What was the best professional advice you were ever given?

Hollie Vile, Director, Optimum Strategic Communications

“Integrity is important. Be confident, be yourself. Don’t underestimate your capabilities. Don’t fear failure. Cultivate relationships. You can never do too much reading…”

Susan Galbraith, SVP and Head of Oncology, IMED Biotech Unit, AstraZeneca

“Build your network and use it for support and advice – you will learn faster from a diverse set of contacts and benefit from mutual support.”

Marlene Landu, Regulatory Compliance Specialist, LCH Group

“Never settle for less.”

Tania Dimitrova, Chief Business Officer, Artios Pharma

“Forget about working on improving your weaknesses, focus your energy on making your strengths really strong instead.”

Chiara Muston, Associate, Howard Kennedy LLP

“If you want to be successful in a male-dominated world, don’t try to behave like a man (they are better at it). Behaving like yourself, and you’ll stand out. “

Tina Tan, Executive Editor, FirstWord MedTech

“I’ve never really had a mentor to offer me advice, but a lesson I’ve learnt myself through experience is: don’t burn bridges, build them.”

Maarit Merla, Head of Business Development, Forendo Pharma

“Take care of yourself. If you do your best, that is all anyone can ask for. You cannot fix every problem, work 24/7, or remember every detail. You have done enough if you have done your best.”

““To assume, makes an ass of u and me”. Don’t assume, make sure that you understand – and that your message comes across in the way you intended. “

Catherine Pickering, Chief Executive Officer, iOnctura

“I remember being part of a team of BD professionals discussing how some people were completing deals and others seem to stall because they “weren’t empowered”. I was one of the more junior BD people in the discussion but had also completed the most deals. I remembered thinking that I had never suffered from feeling unempowered. My boss at the time told the team that “empowerment was a mindset not a right that you had to be granted” that has stuck with me for a long time.”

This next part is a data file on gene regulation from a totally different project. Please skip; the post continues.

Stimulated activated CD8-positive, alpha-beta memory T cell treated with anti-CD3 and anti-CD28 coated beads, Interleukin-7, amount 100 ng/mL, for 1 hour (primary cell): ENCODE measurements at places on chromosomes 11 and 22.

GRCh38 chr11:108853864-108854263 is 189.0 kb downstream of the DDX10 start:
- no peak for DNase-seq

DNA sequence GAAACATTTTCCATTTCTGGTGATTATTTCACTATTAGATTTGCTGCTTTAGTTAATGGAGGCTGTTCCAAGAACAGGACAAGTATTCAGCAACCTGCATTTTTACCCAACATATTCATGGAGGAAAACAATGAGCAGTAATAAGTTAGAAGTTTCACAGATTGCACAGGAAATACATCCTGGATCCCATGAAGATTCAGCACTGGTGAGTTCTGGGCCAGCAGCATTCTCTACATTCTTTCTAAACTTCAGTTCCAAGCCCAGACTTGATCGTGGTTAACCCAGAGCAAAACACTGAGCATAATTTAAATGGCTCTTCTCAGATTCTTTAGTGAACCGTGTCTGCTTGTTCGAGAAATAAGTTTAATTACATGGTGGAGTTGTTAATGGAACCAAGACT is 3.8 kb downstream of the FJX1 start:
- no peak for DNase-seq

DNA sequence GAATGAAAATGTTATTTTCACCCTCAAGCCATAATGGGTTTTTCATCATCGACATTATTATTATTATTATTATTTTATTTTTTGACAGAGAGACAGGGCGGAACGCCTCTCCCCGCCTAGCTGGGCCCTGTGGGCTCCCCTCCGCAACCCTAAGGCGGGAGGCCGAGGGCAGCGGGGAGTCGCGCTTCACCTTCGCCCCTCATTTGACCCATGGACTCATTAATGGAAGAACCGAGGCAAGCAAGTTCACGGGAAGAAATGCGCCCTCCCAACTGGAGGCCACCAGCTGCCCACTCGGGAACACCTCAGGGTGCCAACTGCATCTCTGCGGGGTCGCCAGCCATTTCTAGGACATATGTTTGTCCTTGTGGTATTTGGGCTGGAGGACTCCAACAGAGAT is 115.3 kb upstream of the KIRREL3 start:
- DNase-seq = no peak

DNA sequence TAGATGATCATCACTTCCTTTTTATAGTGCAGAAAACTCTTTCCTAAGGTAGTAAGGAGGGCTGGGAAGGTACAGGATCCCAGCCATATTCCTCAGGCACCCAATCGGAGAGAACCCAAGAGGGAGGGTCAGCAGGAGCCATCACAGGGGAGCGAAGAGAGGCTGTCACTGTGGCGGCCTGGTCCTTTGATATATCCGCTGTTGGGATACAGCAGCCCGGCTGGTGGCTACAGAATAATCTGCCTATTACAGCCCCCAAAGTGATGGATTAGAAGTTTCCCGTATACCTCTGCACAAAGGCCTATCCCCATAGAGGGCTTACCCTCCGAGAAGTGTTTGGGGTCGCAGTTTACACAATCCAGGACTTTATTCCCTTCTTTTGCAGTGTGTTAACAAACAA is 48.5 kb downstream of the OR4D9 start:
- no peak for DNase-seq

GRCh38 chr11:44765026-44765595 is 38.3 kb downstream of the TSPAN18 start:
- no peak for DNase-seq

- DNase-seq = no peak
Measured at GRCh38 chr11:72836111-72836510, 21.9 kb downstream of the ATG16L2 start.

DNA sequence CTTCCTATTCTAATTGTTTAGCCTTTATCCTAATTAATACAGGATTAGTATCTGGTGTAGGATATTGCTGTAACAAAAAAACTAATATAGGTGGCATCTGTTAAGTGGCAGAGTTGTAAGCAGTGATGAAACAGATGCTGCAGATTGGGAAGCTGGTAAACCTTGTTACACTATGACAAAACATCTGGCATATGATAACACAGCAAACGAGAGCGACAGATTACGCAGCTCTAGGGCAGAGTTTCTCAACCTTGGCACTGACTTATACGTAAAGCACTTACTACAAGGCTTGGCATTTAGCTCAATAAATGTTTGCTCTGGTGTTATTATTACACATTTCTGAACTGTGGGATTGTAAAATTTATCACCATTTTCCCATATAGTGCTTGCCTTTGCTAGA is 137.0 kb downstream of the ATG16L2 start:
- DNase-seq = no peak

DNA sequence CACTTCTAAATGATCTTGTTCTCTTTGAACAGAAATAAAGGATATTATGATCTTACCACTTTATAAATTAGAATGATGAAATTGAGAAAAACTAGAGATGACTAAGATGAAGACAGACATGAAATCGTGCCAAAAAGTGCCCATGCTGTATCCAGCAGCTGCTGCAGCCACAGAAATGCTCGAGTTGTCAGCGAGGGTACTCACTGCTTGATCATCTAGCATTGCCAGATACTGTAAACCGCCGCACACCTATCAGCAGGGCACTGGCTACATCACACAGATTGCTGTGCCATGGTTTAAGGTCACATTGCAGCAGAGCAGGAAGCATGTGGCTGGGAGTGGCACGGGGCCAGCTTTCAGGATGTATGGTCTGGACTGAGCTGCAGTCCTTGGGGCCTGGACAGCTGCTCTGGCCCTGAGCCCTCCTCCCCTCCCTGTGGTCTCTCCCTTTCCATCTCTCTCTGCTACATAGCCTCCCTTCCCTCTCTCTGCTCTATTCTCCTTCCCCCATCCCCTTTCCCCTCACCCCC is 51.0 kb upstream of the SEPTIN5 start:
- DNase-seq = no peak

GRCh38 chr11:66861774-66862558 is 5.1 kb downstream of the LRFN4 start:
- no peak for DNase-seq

Deborah Harland, Partner, SR One

“You don’t continually have to be on a sharp upward professional trajectory. Plateauing from time to time is fine (and normal). When you are on a plateau do something for yourself outside of and not necessarily related to your work. Broadening your skillset, knowledge and outlook rounds you as a person, raises self-awareness and is as much a springboard for the next upward professional trajectory as your biggest and best achievements at work.”

Mette Kirstine Agger, Managing Partner, Lundbeckfonden Ventures

“Very often, 80-90% perfection is enough. So understand early where you need 100% perfection, and how less is enough. That will allow you time to do the strategic thinking. Never underestimate the informal discussions at the coffee machine and in the very late afternoon”